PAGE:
Impact Feature Issue on Social Inclusion Through Recreation for Persons with Disabilities

From the Editors

Note: This document has been archived because some of the information it contains is out of date. (Effective August 2012)

While recent decades have witnessed a significant increase in the participation of persons with developmental and other disabilities in regular education classrooms and community workplaces, participation and inclusion are not the same things. Many individuals with disabilities learn, work, and live alongside non-disabled peers, but too often they have little social connection to and few friendships with those around them. This issue ofImpactproposes that one way to increase social inclusion is for individuals with and without disabilities to play together.

Recreation programs have a number of characteristics that make them ideal places for individuals with disabilities to experience social inclusion and friendship building. The articles in this issue describe those characteristics, strategies for making use of them to enhance the opportunities for meaningful and ongoing social connections between participants with and without disabilities, and barriers to recreational participation that must be addressed.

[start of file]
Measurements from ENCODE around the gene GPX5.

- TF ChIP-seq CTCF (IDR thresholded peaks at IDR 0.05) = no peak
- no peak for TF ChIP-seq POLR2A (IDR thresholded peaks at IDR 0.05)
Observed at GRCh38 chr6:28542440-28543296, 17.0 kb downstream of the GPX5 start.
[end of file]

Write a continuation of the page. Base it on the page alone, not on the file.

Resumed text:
The opportunity to play with others helps maintain physical, emotional, psychological, and social well-being for us all. Through reading this Impact it is our hope that recreation, education, and community services professionals, along with families and individuals with disabilities, will find additional ways in which everyone can experience those benefits.